Before 9/11, arriving at an airport 30 minutes before a flight was normal. Anyone could go through security without a boarding pass, but not today.
Football stadiums are no longer just entertainment; for law enforcement, they are possible target for anyone wanting to harm the United States.
"Those things are things as a community we have seen as the new norm," said Josh Creamer, deputy director for the Office of Emergency Management in Boone County.
Protecting mid-Missouri is different now than from 12 years ago, before 9/11. The biggest change being new federal guidelines on how independent agencies work together.
"We now have all the people that are essentially commanders of an event based on their disciples together in one unified command post, so there is a sharing of information," said Boone County Fire Protection District Chief Scott Olsen.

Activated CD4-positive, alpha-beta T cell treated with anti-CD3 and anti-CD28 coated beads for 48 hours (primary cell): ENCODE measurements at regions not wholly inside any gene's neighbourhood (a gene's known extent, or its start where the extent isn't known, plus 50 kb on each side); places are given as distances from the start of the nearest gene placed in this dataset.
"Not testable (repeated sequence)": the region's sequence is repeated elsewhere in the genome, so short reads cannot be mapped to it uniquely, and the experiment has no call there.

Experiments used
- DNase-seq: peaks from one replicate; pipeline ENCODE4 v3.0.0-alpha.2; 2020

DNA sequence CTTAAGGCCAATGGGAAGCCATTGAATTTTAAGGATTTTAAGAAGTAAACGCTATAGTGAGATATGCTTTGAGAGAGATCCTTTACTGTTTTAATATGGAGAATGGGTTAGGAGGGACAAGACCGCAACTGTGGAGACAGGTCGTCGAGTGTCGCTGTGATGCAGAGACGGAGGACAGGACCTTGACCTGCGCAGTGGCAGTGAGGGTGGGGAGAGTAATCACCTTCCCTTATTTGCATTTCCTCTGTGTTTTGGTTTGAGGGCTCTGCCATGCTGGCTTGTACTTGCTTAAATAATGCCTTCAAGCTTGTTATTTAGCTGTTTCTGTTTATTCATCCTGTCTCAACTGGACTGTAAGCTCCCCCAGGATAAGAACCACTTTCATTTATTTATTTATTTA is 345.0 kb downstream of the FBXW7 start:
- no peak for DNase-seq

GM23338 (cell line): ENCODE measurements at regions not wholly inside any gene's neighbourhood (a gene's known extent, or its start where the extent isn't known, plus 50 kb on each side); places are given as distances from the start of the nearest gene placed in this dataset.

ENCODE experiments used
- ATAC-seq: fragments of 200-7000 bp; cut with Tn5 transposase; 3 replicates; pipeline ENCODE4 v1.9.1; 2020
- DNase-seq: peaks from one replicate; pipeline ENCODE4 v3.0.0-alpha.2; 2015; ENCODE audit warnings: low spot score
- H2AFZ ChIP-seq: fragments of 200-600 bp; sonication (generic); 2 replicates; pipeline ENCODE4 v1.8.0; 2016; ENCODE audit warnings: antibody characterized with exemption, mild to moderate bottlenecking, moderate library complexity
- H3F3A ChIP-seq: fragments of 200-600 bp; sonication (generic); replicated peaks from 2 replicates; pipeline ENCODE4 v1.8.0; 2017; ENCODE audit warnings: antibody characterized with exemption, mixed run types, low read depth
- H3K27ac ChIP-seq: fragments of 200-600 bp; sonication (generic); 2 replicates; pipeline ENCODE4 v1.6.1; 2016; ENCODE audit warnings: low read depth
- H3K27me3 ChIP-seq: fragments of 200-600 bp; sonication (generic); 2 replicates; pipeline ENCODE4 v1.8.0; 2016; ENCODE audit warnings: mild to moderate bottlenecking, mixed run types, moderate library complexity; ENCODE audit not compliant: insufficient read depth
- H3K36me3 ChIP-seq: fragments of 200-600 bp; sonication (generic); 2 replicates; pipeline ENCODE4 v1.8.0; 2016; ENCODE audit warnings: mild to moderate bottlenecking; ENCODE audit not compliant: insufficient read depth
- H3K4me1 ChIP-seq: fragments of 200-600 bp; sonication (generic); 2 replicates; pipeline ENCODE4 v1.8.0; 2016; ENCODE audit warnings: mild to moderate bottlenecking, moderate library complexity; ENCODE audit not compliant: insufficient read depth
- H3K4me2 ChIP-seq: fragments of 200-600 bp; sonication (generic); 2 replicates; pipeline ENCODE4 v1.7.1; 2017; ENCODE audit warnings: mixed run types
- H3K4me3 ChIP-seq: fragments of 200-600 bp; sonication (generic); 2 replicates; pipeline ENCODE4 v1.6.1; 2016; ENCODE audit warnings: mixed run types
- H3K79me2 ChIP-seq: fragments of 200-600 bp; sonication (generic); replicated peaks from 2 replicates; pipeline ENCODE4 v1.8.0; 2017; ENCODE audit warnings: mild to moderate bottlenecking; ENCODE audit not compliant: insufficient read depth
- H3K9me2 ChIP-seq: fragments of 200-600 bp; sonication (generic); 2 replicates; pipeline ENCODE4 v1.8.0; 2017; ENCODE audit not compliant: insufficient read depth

"The way that we do evacuations in terrorism is the same that we do it in floods, tornadoes, and bomb threats, so instead of having all these little plans we are going to switch to an all-hazard planning," said Creamer.
A plan in which each agency knows and understands their individual roles. These responsibilities are the same with any form of disaster.
"Everybody finally figured it out, it doesn't make any difference what the event is, there are certain themes for every disaster," said Olsen.